But, to anyone who doubts Neon Bible, I say catch Arcade Fire doing it live, then you can really judge an album. I'm seeing them in October and I cannot wait, although at my age perhaps I should learn to wait!
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3 of 3 people found the following review helpful
on 4 July 2007
A lot to live up to, its safe to say. The 8-10 (or however many you want) piece band from Canada possibly released the greatest album of the decade with there 2004 debut 'Funeral'.

So critically acclaimed with a loyal fanbase, here's another bunch of euphoric opera-rock songs to treat your ears with. Rarely dipping in form, fans will hail this as another masterpiece, but unfortunately, it has a few tame songs, that never really get going ('Neon Bible', 'Black Wave/bad vibrations', 'My Body Is A Cage').

However,these are not by any means bad songs, just with the high hopes and expectations that they were given, your hardly blown away.

Elsewhere, this album is faultless, holding gems such as 'Intervention', 'Ocean Of Noise' and '(Antichrist-television-blues)'. Possibly, this album contains the most epic songs they have ever recorded in 'Keep The Car Running' and 'No Cars Go'.

Overall, a quality effort, from what arguably, is the greatest band in the world. A must for any self-respecting music fan. Your collection isin't complete without Arcade Fire. Simple as that.
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12 of 13 people found the following review helpful
on 23 February 2007
Once again, Arcade Fire entertain with a panoply of sound that is as diverse as it is complete. They show themselves as adroit at creating a sound that reveals anthems in their songs yet breaks down to eclectic simplicity in sections. There are gems of gorgeous riffs on Neon Bible that emerge from the very large scale sound that Arcade Fire are able to produce.

There is progression from Funeral but whereas I didn't feel I wanted to part too far from the formula of that album, having enjoyed it so much, the change is enough to feel the distance while retaining their uniqueness and character.

I may have listened to an advance copy but I will help their chart position by buying the album from an appropriate source. Record company executives take note: where the music is of a quality worth buying, people will do so. This definitely comes into that category of worth buying.
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3 of 3 people found the following review helpful
on 13 March 2007
I never thought they would top Funeral but they have. I was also very wary of all the hype surrounding this album as this so often leads to disappointment, but now after listening to it many times in different environments, I can honestly say that it's one of my favourite albums of recent times.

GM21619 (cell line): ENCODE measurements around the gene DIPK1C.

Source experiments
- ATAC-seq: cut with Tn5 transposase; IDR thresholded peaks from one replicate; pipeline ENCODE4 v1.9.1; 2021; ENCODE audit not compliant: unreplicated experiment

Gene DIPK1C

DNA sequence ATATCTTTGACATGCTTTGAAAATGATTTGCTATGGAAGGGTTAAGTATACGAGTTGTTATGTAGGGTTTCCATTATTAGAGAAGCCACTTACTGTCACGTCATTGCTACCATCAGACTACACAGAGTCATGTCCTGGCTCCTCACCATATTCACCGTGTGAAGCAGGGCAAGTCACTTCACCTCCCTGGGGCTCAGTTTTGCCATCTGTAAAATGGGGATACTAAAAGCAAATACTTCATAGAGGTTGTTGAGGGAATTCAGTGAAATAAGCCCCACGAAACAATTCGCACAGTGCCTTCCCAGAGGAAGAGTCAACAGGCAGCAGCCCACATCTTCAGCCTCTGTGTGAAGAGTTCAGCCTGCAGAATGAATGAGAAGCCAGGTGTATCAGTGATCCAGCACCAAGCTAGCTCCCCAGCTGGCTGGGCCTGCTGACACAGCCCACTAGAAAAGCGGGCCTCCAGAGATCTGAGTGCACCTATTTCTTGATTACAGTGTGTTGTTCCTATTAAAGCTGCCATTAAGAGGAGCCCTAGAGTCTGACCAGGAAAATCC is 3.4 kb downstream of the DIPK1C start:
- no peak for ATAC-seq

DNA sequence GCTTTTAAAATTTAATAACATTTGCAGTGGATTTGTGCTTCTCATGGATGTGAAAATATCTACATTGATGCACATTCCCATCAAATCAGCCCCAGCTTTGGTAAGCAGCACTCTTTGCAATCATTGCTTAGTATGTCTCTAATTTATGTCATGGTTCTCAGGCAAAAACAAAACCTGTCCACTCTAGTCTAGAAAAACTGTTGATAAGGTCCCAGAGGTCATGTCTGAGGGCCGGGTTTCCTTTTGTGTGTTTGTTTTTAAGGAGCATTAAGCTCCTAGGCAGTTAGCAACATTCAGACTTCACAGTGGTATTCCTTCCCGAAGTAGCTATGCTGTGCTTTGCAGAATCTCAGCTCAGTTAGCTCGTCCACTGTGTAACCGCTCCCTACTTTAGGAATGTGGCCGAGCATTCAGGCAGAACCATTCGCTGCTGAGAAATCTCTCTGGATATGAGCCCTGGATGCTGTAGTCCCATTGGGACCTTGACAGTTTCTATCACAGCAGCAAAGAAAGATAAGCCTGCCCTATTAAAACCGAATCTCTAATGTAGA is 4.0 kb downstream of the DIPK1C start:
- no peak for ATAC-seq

Particular highlights are Keep The Car Running - I love the use of the string orchestra playing open strings at the beginning and the "crowd voices" towards the end of the song. I also love how Intervention begins with a huge organ sound before the strumming guitars comes in.

My only complaint is the dull album cover! After the EP and Funeral having excellent artwork and cardboard cases, the cover for Neon Bible and the traditional jewel case is a bit of a letdown, but once it's in your CD player, you will not complain!
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3 of 3 people found the following review helpful
on 18 July 2007
both the albums took me some time to get used to. Funeral i gave a chance after reading about it a lot (i do tend to follow the critics, yeah), while Neon Bible i'm hooked to after seeing them live (do that if you have a chance, by the way). if you want "development" or "growth", i'd have to say the lyrics seem more outward than the introspective lyrics of Funeral and also the songs all in all seem a bit more FOCUSED. anyway, i thought Neon Bible gave more of the same as Funeral in how i need to listen to the songs and find the different bits and layers that i like to focus on in each song in order to really appreciate all Arcade Fire has accomplished. don't have any expectations in which way they're going with it and just let it EXCEL in front of your ears.
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2 of 2 people found the following review helpful
I bought this album on the strength of some reviews I had read in the music magazines at the time of release, although I admit I must have been living in a cave for some time as I had not heard Funeral before. Therefore, I came to this with open eyes and ears and no expectations or preconceptions.

This isn't easy listening, but it's certainly worth the effort. Most notably, the incredibly powerful My Body Is A Cage; who'd have thought a cathedral organ would sound so perfect in a modern indie recording? It's a breathtaking song and easily the best on the album and an instant classic.